For World Suicide Prevention Day I want to talk about suicide and the topic of baby loss. The title alone is a trigger warning of sorts and it’s a conversation we need to be able to have if we are to prevent more people dying by suicide.
For obvious reasons, it’s a hugely sensitive topic and for that reason there can be a reluctance to talk about it. For an area so intricately entwined with stigma, taboo and misunderstanding this is a deadly irony.
The fluffiness of the term awareness raising can hide the brutal core of what happens when people are not aware of the pain and devastating consequences of a toxic combination of isolation, feeling disenfranchised with no support mechanism. This is why we raise awareness, so people can feel able to speak about that pain and find the resources and support available to help manage.
It’s also about equipping everyone with the knowledge and skills to have difficult and awkward conversations without fear. Much like the campaigns on #FindingTheWords, it doesn’t have to be grand gestures or about fixing the unfixable. It can be about listening, naming it and then helping signpost to appropriate support.
As a community of peer supporters with lived experience we are often vulnerable people supporting other vulnerable people and it’s important to be able to know the signs and handle it appropriately. There have been times where I have been part of online forums and a poster has explicitly stated suicidal ideation only to be met with lengthy descriptions of other people’s traumatic stories. Support not shift is critical here. We all know the fragility of looking for help and how easy it is to be dissuaded by the smallest hurdle.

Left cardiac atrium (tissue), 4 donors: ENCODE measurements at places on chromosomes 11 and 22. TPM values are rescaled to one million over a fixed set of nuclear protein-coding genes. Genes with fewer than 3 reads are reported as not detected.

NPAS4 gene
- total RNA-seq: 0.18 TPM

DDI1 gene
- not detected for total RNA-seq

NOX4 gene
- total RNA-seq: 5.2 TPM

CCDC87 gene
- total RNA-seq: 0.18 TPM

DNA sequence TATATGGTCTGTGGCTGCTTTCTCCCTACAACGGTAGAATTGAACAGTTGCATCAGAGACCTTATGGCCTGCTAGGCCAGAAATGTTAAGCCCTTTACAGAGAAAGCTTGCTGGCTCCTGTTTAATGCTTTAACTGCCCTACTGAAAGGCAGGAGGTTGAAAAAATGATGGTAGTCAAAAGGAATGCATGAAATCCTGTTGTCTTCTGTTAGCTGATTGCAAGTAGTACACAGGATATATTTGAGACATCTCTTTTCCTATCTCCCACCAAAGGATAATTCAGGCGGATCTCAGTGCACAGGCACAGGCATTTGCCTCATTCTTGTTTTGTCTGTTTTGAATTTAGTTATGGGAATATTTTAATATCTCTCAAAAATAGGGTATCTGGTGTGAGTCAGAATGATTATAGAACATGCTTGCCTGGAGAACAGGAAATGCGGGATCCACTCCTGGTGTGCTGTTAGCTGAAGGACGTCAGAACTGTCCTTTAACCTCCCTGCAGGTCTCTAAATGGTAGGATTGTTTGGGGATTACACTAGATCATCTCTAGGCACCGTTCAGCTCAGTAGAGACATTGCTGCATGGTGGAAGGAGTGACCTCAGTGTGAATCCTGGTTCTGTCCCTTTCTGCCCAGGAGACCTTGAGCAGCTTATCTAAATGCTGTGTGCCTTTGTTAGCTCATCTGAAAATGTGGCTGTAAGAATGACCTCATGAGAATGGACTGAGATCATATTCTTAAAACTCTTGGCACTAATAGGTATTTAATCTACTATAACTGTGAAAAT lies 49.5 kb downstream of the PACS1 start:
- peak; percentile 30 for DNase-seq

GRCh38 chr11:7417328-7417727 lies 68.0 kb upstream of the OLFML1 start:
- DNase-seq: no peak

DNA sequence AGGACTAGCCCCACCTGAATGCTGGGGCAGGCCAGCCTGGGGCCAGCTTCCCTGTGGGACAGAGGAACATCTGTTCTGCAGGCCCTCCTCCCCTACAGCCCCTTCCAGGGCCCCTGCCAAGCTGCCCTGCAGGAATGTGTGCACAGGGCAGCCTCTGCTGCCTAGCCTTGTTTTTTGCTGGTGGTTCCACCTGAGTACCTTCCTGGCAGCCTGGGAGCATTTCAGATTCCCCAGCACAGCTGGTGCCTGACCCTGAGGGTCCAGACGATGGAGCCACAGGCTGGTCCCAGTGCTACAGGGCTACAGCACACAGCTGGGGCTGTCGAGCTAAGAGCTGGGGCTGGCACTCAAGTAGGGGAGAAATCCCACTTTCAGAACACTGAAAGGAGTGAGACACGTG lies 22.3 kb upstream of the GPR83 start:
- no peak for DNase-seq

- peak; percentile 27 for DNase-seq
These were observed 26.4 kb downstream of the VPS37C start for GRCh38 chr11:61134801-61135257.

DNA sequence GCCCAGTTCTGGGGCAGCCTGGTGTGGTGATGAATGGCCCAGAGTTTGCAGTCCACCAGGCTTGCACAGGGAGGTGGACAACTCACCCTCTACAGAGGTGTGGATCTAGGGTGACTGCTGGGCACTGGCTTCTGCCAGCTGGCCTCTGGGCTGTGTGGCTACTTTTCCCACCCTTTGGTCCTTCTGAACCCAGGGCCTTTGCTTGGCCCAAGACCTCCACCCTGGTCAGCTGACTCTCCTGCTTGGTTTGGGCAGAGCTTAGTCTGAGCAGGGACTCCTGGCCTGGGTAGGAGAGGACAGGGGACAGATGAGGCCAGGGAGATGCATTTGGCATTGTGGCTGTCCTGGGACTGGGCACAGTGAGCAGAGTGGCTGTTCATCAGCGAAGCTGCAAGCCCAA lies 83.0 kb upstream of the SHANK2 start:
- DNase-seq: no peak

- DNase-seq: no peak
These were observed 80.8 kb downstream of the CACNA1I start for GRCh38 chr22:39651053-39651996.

There are lots of practical resources to help educate and provide a framework for difficult conversations about suicide and if you can, it’s worth 20 minutes of your time to make use of the Zero Suicide Alliance online training.
Talking covers a broad range of ways to communicate and many services like The Samaritans and Papyrus (for young people) reflect that with options to email, text and write to them. They have advice for people worried about someone else.
There’s also sites like the International Association of Suicide Prevention offering links to global resources if you are a non-UK reader:
This by no means the only material available and there are lots of charities across the world offering advice on talking about suicide.
Like the articles and blogs we write about what to say and what not to say there are lots of helpful blogs and charities doing the same to help people support people bereaved by suicide.
While talking about lethal elephants in the room like this we also need to be aware that like all the good noises about being good to talk to someone and get help for mental health there can be a horrible gap between expectation and reality. I see a lot of stories from bereaved parents experiencing intense suicidal ideation following the trauma of loss being turned away from help as it occurred within six months of loss. For some, this may well be too late.